50X30: Misadventures in Every State Before I Turned Post-Young

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Rated 5.00/5 based on 1 reviews
This account of a gay nerd's quest to achieve a lifelong dream proves that wasting your twenties is impossible. More

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About Peter Lawrence Kane

Peter Lawrence Kane's work has appeared on MSN, The Bold Italic and SF Weekly, among other places. "50x30: Misadventures in Every State Before I Turned Post-Young" is his first book. Born in New York, he lives in San Francisco.

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Reviews

Martin Magee reviewed on on May 9, 2013

Peter Lawrence Kane's "50X30: Misadventures in Every State Before I Turned Post-Young" begins with a drunken college promise by the young author while standing on a chair in his dorm room: he will visit all fifty states in the Union by the age of thirty. From that vow comes the series of near-disastrous road trips, amusingly thwarted attempts, fly-bys, and accidental-and-purposeful tourism that make up "50x30."

Kane writes of each of the trips through the US with amusing detail and humor. His anecdotes of the adventures and scrapes along the highways and rueful motel stays are hilariously funny. Instead of fake-patriotic boosterism, we get blunt and frank assessments of 'Middle America" that make one want to visit even more: "Just as New York maintains its ugliest precincts in New Jersey, under the high bridges over the Hackensack River, and California banishes its most hideous cities to its hot, flat interior, Chicago mistreats Gary and has permitted it languish there, reliant on its disintegration to keep its own image free of taint." It's the sort of shocked rubbernecking of a municipal tragedy that points out the true character of the US.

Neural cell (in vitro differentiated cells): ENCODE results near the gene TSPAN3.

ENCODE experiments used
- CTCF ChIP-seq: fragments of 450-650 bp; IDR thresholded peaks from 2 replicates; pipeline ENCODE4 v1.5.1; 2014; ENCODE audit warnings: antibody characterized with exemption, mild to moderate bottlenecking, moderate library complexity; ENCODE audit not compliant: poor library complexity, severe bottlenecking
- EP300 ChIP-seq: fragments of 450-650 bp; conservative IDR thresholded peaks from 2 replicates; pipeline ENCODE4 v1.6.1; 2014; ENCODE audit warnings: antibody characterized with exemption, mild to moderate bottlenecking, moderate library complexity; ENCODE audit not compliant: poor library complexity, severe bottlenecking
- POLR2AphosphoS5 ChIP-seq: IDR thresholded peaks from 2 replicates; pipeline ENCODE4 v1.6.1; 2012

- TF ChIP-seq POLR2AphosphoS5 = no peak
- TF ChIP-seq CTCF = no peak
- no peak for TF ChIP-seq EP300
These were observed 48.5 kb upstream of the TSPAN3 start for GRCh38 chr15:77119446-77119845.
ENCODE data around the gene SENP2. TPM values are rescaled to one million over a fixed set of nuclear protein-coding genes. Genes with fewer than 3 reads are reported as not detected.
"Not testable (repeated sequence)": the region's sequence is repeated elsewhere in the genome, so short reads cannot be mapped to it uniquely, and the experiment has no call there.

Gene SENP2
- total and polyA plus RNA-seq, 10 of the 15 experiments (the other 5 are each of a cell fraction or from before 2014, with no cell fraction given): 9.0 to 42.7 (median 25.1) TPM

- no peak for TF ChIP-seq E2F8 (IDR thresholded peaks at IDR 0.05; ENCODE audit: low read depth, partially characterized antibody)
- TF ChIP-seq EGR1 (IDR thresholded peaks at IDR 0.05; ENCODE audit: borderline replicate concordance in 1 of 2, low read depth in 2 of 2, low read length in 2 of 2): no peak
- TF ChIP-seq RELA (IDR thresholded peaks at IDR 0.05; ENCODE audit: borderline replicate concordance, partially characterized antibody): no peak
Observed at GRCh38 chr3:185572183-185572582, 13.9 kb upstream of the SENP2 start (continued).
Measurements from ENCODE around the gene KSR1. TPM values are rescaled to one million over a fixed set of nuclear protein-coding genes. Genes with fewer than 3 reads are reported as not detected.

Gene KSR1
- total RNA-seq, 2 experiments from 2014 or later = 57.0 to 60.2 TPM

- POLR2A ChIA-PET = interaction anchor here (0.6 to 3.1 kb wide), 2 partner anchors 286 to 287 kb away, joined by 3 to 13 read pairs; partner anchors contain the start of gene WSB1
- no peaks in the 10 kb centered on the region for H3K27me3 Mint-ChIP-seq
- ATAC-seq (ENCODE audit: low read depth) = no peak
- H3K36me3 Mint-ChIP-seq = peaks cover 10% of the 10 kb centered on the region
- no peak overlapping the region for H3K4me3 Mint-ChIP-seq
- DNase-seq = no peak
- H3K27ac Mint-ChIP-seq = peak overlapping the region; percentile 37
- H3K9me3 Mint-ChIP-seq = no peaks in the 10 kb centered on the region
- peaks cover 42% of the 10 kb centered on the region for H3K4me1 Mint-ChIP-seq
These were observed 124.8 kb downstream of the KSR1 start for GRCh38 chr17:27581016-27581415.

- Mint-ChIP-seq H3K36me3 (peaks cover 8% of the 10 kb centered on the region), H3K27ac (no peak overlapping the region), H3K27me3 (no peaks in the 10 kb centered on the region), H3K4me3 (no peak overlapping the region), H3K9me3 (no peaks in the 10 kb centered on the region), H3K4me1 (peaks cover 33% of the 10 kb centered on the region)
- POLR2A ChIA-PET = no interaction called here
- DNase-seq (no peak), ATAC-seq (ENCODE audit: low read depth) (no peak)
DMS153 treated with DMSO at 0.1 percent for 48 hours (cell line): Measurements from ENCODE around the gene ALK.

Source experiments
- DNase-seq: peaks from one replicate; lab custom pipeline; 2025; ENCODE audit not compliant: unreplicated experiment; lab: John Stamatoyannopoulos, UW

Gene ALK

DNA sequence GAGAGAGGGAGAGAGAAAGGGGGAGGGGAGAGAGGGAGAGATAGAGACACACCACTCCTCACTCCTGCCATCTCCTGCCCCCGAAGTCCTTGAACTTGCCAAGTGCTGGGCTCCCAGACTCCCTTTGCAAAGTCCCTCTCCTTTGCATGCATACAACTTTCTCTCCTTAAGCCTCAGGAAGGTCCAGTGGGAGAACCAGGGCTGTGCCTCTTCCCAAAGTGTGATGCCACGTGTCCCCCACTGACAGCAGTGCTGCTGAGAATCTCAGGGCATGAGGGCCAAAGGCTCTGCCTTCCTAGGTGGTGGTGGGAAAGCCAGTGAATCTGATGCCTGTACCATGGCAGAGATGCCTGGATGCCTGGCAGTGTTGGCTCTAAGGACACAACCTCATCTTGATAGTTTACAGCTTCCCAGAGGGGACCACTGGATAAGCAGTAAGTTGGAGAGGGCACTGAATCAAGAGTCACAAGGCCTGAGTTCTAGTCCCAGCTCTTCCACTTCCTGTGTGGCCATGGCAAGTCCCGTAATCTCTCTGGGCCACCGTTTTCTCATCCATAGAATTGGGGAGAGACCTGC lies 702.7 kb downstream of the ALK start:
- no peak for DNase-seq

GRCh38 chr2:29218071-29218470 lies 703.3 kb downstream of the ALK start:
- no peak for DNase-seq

Kane's wit is tempered by his ability to intelligently discuss a range of topics, and with his debate-school training, he's a convincing voice. Interspersed throughout are his mediations political landscape of both red and blue states. He seems to have a willingness to embrace states of all political stripe as long as they provide an unmatchable experience to add to his growing resumé of travels. In one passage in Utah, Kane visits the seminal earthwork art piece, "Spiral Jetty," and is able to limn the attraction of the modern with precision. His observant eye dissects with interest, bringing us along as if a stand-up comedian in a medical theater.

Kane is refreshingly unapologetic and open about his being gay and his sexuality, and includes these as biographical history, making for an honest and sometimes touching remembrance: "I had stupid hair that a later boyfriend would compare to Ace Ventura’s and stupid taste in music and no courage. I was complacent, terrified of everything, and residually hyper-competitive as a strategy of getting through high school without getting my ass kicked for being unable to do more than two pull-ups. And I was Catholic—which is something you can never fully exit."

Kane's partners, boyfriends, and his dog Dudley all are up for the ride across the states. There are however, a couple of sad endings to relationships, one in which Kane was sideswiped by it and it takes a weeks-long bender of crying and sex to relieve the agony. Despite the comedic remarks that went before, these passages ring true and real and bittersweet.

Most of his journeys are fueled by endless catering work and grinds at what seem to be miserable existences at labor, but Kane's Dorothy Parker eye seems to make those back-to-back shifts seem like a particularly wacky sketch comedy sample. Even more goal state adventures are backed by a windfall of cash from game-show appearances. Kane ends up scraping by just as the last hours of thirty close in, both financially and at his goal age. It wraps up in true fashion, with a megaparty in New Orleans, a photo-op of the final state visited, and a brief coda that speculates on what other new goals he might soon accomplish.
(reviewed 54 days after purchase)
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